“To create a great workplace, you need to excel at hiring.”
So says Ron Friedman in his book The Best Place to Work – The Art and Science of Creating an Extraordinary Workplace (one of my new favorites, by the way!).
I happen to agree with him.
Friedman further explains that “no matter how well you manage, how often you recognize, or how generously you reward, there’s simply no substitute for selecting talented people and placing them in the right roles.”
If you don’t hire the right people, either they leave (costing you thousands of dollars), or they stay and are unproductive (also costing you thousands of dollars).
So it pays to get hiring right.
No pressure, hiring managers.
Anyone who has ever been involved with hiring to any extent will agree: trying to hire the right person is hard work.
Let’s tackle just the interviewing portion of the process today.
Our potential candidates have made it through the phone or resume screens, and we’ve decided that it’s worth a shot to move forward and chat face-to-face.
But before the candidates even walk in the door, the challenges have begun. We start forming opinions about them from the get-go, with very little information on hand. Where did they go to school? Who previously employed them? Can we figure out how old they are?
Once they do actually appear in person, then we really start sizing them up.
Everything about their appearances helps to form our initial impressions of them: Age. Gender. Level of attractiveness. Height. Weight. Attire. Did she flash a winning smile? Is he wearing a great tie?
“The trouble with first impressions,” says Friedman, “is that we can’t help overestimating their value. The first piece of data we learn about an individual tends to hold a disproportionately large influence on the way we interpret information revealed later on, despite the fact that it is necessarily more representative.”
We don’t mean to allow these types of things to unduly influence us, but… we’re human, and it’s hard not to.
Friedman asks the question, “How many managers can say with absolute certainty that their hiring decisions are based solely on job-relevant criteria?”
He then answers his own question: “Just about none.”
To excel at hiring, we need to put some practices in place that will help us look more objectively beyond the first impressions and improve our odds of hiring the best person for the job.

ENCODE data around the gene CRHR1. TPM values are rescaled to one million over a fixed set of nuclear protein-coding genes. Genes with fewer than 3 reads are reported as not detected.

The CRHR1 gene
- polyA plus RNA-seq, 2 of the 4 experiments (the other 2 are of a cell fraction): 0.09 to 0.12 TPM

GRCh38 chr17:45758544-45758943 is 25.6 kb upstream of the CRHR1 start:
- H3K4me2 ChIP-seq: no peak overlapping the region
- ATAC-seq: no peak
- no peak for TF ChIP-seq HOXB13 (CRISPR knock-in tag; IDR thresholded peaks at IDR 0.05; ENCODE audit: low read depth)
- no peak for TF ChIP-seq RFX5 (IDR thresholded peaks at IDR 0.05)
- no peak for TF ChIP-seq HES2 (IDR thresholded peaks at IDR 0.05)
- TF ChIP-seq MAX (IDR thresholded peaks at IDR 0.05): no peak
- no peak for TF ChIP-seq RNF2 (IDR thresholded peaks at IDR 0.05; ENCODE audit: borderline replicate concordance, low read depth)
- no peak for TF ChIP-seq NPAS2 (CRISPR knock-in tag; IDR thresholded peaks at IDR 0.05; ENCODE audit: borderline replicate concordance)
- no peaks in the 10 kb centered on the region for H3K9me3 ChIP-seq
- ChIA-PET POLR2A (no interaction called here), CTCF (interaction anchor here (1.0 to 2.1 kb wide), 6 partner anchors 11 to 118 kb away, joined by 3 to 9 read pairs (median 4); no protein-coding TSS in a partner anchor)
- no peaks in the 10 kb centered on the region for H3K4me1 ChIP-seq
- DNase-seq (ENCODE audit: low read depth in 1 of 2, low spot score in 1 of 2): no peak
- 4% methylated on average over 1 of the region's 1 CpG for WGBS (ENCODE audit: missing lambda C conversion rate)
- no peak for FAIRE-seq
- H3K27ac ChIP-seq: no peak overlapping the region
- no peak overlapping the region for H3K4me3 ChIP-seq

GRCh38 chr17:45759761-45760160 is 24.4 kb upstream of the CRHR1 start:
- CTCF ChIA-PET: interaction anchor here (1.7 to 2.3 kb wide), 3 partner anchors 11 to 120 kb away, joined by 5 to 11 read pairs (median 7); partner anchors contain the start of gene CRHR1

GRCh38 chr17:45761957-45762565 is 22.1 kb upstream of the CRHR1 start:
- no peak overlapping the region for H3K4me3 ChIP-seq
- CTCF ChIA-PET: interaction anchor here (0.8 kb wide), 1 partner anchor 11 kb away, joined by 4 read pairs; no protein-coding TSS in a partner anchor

Friedman has five suggestions for us:
Many companies are now doing this as a part of the hiring process. Whether it’s through submitting previous work samples or creating new work from scratch, this tactic says “Don’t just tell me… show me what you’ve got.”
I had to do this once as part of a lengthy interview process. I was assigned the task of putting together a presentation much like the ones I ended up creating after I actually got the job. It took me about ten hours to prepare, and I wasn’t quite sure how I felt about spending that much time – unpaid – creating that presentation. But, I figured it was probably a pretty good weed-out strategy, and I later found out that my presentation was what cinched the decision to hire me versus the others who were competing for the job.
“Extraneous data, such as a candidate’s appearance or charisma, lose their influence when you can see the way an applicant actually performs,” explains Friedman. “It’s also a better predictor of their future contributions, because unlike traditional in-person interviews, it evaluates job-relevant criteria.”
Friedman would also note that research shows that when we make a personal sacrifice to get something we want (like the time I spent creating that presentation), we value it more once we get it.
Are we all seeing the same thing here? What do other people see that we don’t? Having a candidate talk to multiple people – including both potential supervisors as well as peers – helps the hiring manager see the candidate through many sets of eyes. An added bonus is that it also gives the candidates a better feel for their potential teammates.
What’s really needed to do this job well? What specifically do you want interviewers to look for / evaluate? Here is where collaboration among the hiring manager and other interviewers is key.
I’ve been guilty of not doing this earlier in my career. I wasn’t a fan of “canned” interview questions and preferred to just wing it / go with the flow during each interview. The problem with this is that each candidate is not evaluated based on the same criteria. Standardizing your interviews helps provide the same experience to every candidate plus ensures that you’re evaluating responses to the same questions. Using “canned” questions that are customized to the position you’re filling still provides plenty of opportunity to “go with the flow” through follow-up questions, while still maintaining a consistent overall structure to the interview.
“Tell me about a time when…” is how many behavioral questions begin. “Past behavior is a strong predictor of future behavior, which is why learning how a candidate handled a particular situation can be useful,” Friedman says.
Situational judgment questions are those that ask candidates how they would handle a hypothetical situation in the future. “What type of approach would you use to…” or “How would you go about …” might be ways to start off these types of questions. You can think of real-life scenarios that your candidates would likely encounter so that you can get a feel for how they might behave in your organization if hired.
Hiring will always be a tough task – after all, we’re dealing with people! While interviewing is just a piece of the hiring process (oh yes, there’s more! Think recruiting, assessing, onboarding, and more!), every refinement we can make to improve the process gets us one step closer to our ultimate goal: great hires for our companies.